At WWDC21, Apple announced a neat new feature called Private Relay. Twitter lit up and called it a VPN, but that’s not what it is at all. In fact, it behaves more like an application-specific TOR (The Onion Router).
We are thrilled that Apple is privacy focused, where we’ve lived for a number of years already. Naturally, we wanted to do a deep dive on it, so here we are:
- In our testing, Private Relay needs some TLC when dual-stacked with IPv4 and IPv6. The IPv6 traffic would sometimes be relayed, and the IPv4 would not be. Considering this is developer beta at the time of writing, I’m sure this will be fixed shortly.
- US-based iCloud accounts currently offer this feature during beta. In our testing, Canada-based iCloud accounts do not offer this option yet.
Private Relay is intended to operate in two layers.
- The first layer/relay is to Apple’s data centre. This does not appear to be an anycast network because from Toronto we get about a 100-200ms latency.
mask-api.icloud.comis reached first, where presumably only iOS devices can provision the current source IP. Next, iOS contacts
mask.icloud.comfor the actual TCP port 443 connection to complete the first layer.
- The second layer is from Apple to a network partner. At this time we’re only observing CloudFlare as a network partner. This is where CloudFlare WARP gets used for the secondary layer.
This two-layer connection has these interesting results:
- iOS15 Safari traffic runs over the Private Relay connection
- Apple knows you, the customer, but has no idea where your browser is connecting to
- CloudFlare knows where the connection is going, but has no idea who you are
- VPN exit traffic no longer vulnerable to just a visibility shift (a traditional VPN just shifts all your visibility from one provider - typically your ISP - to another, typically your VPN provider)
So on the surface, this seems pretty neat, and we’re thrilled about Apple’s push for privacy. However, there are some artifacts as a result of this behaviour:
- The privacy is limited to the public IP address only
- Other tracking mechanisms are not blocked at this time, including trackers such as Doubleclick and the Facebook pixel (this may be a future function of a network partner, and, for all we know, may offer additional features in the future)
- Your performance takes a hit (just run a speedtest that also measures your latency - both before and after, to measure the performance hit you’re experiencing), but the impact is much less severe than that of TOR, for example
Apple is always careful to introduce solid building blocks, so limiting it to iOS Safari for now is understandable. So it is important to understand that:
- Private Relay works only in Safari, not Chrome or other apps
- Private Relay obfuscates only your IP address from Safari traffic, not that of apps, etc
- If you enjoy any gateway security, content filter or even open source tools like Pihole, Private Relay unintentionally removes that protection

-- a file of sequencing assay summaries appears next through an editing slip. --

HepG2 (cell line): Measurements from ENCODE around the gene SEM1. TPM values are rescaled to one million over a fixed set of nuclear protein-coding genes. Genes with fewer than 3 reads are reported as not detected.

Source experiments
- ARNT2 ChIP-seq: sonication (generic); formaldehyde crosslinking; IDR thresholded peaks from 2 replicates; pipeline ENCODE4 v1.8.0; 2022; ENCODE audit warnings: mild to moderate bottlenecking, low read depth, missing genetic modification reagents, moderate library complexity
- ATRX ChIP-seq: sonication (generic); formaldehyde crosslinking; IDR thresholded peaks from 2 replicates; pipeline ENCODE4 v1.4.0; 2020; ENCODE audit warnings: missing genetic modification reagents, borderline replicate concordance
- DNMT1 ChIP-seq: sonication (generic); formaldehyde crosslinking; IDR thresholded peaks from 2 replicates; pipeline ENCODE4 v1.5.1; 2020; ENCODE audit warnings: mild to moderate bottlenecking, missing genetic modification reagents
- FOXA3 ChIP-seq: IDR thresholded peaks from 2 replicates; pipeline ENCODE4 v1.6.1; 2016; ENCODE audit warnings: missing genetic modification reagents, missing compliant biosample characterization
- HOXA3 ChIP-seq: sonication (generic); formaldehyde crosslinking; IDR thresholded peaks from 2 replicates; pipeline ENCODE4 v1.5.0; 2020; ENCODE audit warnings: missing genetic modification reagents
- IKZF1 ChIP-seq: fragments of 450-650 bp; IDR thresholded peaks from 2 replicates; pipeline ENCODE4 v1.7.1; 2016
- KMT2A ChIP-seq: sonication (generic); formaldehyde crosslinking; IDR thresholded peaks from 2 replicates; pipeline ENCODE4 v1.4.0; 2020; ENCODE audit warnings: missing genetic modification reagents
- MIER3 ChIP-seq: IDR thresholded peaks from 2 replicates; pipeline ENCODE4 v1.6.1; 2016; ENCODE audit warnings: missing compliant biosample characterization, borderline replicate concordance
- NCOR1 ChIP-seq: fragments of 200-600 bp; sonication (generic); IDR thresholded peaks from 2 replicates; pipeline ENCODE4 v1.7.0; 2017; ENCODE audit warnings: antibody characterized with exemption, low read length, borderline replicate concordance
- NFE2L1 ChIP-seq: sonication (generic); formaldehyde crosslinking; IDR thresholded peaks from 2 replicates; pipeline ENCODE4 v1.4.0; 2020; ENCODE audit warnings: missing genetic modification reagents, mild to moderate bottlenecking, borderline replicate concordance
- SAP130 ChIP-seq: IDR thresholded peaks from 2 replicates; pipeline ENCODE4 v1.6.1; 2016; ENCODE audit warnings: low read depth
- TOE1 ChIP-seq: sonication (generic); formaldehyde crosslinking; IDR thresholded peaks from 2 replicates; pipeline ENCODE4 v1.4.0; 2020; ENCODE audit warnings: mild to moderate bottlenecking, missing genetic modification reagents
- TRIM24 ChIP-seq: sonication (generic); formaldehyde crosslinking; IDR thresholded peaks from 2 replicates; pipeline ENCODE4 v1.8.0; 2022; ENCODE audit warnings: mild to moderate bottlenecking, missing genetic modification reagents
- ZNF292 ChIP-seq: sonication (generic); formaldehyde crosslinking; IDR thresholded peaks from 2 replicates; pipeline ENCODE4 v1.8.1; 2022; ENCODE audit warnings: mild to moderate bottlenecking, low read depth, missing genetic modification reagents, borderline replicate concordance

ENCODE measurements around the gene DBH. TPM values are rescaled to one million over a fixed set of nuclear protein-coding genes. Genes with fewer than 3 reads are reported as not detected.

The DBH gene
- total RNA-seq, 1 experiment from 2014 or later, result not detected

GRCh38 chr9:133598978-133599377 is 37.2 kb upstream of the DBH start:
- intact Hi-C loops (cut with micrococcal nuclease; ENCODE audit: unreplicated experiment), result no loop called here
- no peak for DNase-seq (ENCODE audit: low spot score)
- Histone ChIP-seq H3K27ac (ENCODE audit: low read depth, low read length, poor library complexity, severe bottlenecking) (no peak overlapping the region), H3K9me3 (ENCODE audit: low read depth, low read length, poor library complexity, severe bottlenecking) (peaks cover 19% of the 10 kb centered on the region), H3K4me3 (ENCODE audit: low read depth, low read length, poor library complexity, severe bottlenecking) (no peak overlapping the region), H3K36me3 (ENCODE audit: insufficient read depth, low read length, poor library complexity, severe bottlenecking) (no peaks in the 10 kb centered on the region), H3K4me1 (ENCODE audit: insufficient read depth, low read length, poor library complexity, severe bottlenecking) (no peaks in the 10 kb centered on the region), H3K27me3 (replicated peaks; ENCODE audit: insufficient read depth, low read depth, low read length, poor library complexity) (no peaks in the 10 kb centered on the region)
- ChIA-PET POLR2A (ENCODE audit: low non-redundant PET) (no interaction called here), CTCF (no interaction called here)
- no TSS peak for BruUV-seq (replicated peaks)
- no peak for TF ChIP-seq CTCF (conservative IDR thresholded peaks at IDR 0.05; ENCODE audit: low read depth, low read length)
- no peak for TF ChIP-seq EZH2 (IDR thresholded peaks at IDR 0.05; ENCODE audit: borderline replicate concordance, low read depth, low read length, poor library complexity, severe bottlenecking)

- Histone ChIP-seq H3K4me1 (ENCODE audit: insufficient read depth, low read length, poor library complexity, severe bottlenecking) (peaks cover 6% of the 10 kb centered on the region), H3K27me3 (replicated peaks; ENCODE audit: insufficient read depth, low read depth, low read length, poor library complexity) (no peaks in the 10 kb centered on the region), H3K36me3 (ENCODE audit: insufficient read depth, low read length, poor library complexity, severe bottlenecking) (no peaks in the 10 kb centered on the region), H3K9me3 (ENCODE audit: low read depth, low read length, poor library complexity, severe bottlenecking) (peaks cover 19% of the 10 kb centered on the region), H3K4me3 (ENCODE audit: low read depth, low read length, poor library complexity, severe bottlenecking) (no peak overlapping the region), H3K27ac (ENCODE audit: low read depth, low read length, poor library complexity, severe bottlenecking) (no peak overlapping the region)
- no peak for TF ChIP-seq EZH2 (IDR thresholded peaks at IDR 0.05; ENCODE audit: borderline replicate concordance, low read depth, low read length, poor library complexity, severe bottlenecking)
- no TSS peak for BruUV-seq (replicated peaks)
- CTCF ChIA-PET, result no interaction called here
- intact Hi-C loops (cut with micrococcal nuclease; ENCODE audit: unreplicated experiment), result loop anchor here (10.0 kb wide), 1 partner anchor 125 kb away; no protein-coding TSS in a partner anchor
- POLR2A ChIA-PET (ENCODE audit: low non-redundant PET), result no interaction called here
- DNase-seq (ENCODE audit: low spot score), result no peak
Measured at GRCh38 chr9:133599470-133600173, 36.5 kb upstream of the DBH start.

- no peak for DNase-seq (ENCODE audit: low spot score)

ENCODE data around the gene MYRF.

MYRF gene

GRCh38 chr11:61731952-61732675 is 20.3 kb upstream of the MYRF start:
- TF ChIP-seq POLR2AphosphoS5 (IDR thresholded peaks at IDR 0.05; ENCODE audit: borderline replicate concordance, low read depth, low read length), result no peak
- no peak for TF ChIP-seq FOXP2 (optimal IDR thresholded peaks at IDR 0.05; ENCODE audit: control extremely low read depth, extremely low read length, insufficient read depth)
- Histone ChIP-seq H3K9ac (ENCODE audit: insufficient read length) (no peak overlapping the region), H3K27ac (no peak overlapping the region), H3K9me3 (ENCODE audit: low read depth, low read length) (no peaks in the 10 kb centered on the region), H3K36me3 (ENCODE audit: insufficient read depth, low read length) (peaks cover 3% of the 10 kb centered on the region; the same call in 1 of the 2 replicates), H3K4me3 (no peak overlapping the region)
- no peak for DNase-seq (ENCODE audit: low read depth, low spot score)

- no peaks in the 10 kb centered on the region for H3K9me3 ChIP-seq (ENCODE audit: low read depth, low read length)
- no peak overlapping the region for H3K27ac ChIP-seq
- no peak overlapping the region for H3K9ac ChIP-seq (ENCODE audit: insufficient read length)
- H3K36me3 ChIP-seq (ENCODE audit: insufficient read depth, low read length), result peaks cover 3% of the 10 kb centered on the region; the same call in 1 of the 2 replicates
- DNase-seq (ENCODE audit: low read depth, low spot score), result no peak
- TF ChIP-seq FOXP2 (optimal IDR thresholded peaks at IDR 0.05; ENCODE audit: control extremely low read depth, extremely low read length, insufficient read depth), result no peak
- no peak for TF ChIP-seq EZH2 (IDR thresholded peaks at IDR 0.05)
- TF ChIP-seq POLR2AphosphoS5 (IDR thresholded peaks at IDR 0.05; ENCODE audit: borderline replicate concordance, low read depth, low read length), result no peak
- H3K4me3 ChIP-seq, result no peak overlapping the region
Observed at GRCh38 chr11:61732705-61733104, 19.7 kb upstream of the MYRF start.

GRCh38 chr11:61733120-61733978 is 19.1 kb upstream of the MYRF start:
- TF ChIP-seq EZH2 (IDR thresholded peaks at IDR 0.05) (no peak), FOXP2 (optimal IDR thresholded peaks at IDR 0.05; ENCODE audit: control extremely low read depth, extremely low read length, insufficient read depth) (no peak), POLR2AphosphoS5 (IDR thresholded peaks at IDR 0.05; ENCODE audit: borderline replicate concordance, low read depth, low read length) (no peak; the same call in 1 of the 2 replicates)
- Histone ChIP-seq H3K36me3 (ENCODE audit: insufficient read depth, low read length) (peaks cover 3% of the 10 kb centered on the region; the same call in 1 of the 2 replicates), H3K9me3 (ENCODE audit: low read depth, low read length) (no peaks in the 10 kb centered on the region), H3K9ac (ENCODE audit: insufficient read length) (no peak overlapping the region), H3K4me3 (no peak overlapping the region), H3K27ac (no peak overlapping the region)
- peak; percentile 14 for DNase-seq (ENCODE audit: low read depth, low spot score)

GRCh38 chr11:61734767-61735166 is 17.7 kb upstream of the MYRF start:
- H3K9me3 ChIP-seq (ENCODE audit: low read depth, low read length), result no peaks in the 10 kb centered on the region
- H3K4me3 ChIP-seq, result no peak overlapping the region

The power of modern tracking technology is so extensive that your IP address matters less than it used to. Modern tech that powers location-specific services discounts your IP address in most cases these days.
For individuals on iOS devices that had absolutely no other protection before, Private Relay is an immediate win. It obfuscates your IP address and slows you down a little.
However, for those that do have systems in place to protect their own devices from reaching out to trackers and ad networks and phishing links and malware, this Private Relay can be turned off completely on your iCloud+ account, or on a per-network basis. If you previously had proactive privacy/security managed through a gateway and make no changes, this will be the result:
- You win on privacy (although just the IP address)
- You lose on security (smishing, phishing, malware accessible)
- You lose on content filtering (adult content, for example, is not blocked)
These steps are for an adam:ONE® gateway.
In our testing, we tried two methods of blocking:
- With a blocklist that includes
mask.icloud.combut this has some unintended consequences: The device just sits and waits for an answer, so the end-user gets nothing at all for about 30 seconds. Eventually the traffic of the existing destination site goes through, without the privacy relay and about a minute later the whole cycle starts over again. So it’s a bad end-user experience.
- The second method we tried was with NXDOMAIN for DNS answers which worked much better:
ADAMnetworks’ DNS server at
188.8.131.52 will respond with NXDOMAIN on all queries. With that Forwarding rule created and enabled, iOS immediately pushes a notification to let you know that Private Relay isn’t working right now but will resume automatically. When it can, obviously.
When Private Relay is enabled, as soon as the device leaves a network that isn’t blocking Private Relay, it will reconnect.
For adam:ONE® and adam:GO™ managed clients, this mitigation step will be done automatically prior to iOS15 public release, without any action required on our clients’ part.
- Even if Private Relay is disabled on iCloud+ account, after reboot it is auto-enabled again.
- If Private Relay is enabled, and an MDM-pushed VPN payload/profile is delivered, it overrides Private Relay. This makes sense as corporate VPNs are often used in conjunction with ACLs. Apple clearly recognizes this.
Since the original posting, Apple has released the following support article for network system’s administrators:
For environments that wish to disable Private Relay at the network layer, Apple recommends DNS-based filtering on these two domains:
Accordingly, our clients can subscribe to a special rule here which will offer NXDOMAIN responses to queries to the above two domains.
After subscribing to the rule, make sure it is enabled on all of your policies like this: